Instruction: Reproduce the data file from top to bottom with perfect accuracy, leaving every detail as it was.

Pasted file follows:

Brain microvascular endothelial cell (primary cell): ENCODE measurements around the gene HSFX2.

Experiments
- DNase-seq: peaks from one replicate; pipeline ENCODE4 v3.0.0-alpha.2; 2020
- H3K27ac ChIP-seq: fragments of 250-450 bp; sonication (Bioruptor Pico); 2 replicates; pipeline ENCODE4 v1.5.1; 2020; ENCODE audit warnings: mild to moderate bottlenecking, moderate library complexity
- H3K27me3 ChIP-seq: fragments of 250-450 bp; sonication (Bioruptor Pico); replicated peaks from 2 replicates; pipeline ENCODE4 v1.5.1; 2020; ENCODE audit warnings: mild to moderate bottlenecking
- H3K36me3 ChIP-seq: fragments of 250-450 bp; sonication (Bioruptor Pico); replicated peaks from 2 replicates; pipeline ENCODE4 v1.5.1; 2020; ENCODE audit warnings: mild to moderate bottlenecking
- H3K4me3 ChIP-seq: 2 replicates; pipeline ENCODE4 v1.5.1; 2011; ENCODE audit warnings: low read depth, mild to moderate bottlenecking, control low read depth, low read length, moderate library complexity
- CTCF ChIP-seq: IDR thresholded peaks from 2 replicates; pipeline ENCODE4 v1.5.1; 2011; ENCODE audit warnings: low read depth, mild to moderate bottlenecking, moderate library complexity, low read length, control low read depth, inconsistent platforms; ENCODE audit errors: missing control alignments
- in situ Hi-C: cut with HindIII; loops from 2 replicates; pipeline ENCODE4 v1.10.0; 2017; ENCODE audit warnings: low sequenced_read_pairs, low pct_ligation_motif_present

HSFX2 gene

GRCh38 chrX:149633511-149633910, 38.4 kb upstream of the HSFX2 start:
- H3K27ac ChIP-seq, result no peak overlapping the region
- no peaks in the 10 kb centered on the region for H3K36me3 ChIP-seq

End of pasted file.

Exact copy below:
Brain microvascular endothelial cell (primary cell): ENCODE measurements around the gene HSFX2.

Experiments
- DNase-seq: peaks from one replicate; pipeline ENCODE4 v3.0.0-alpha.2; 2020
- H3K27ac ChIP-seq: fragments of 250-450 bp; sonication (Bioruptor Pico); 2 replicates; pipeline ENCODE4 v1.5.1; 2020; ENCODE audit warnings: mild to moderate bottlenecking, moderate library complexity
- H3K27me3 ChIP-seq: fragments of 250-450 bp; sonication (Bioruptor Pico); replicated peaks from 2 replicates; pipeline ENCODE4 v1.5.1; 2020; ENCODE audit warnings: mild to moderate bottlenecking
- H3K36me3 ChIP-seq: fragments of 250-450 bp; sonication (Bioruptor Pico); replicated peaks from 2 replicates; pipeline ENCODE4 v1.5.1; 2020; ENCODE audit warnings: mild to moderate bottlenecking
- H3K4me3 ChIP-seq: 2 replicates; pipeline ENCODE4 v1.5.1; 2011; ENCODE audit warnings: low read depth, mild to moderate bottlenecking, control low read depth, low read length, moderate library complexity
- CTCF ChIP-seq: IDR thresholded peaks from 2 replicates; pipeline ENCODE4 v1.5.1; 2011; ENCODE audit warnings: low read depth, mild to moderate bottlenecking, moderate library complexity, low read length, control low read depth, inconsistent platforms; ENCODE audit errors: missing control alignments
- in situ Hi-C: cut with HindIII; loops from 2 replicates; pipeline ENCODE4 v1.10.0; 2017; ENCODE audit warnings: low sequenced_read_pairs, low pct_ligation_motif_present

HSFX2 gene

GRCh38 chrX:149633511-149633910, 38.4 kb upstream of the HSFX2 start:
- H3K27ac ChIP-seq, result no peak overlapping the region
- no peaks in the 10 kb centered on the region for H3K36me3 ChIP-seq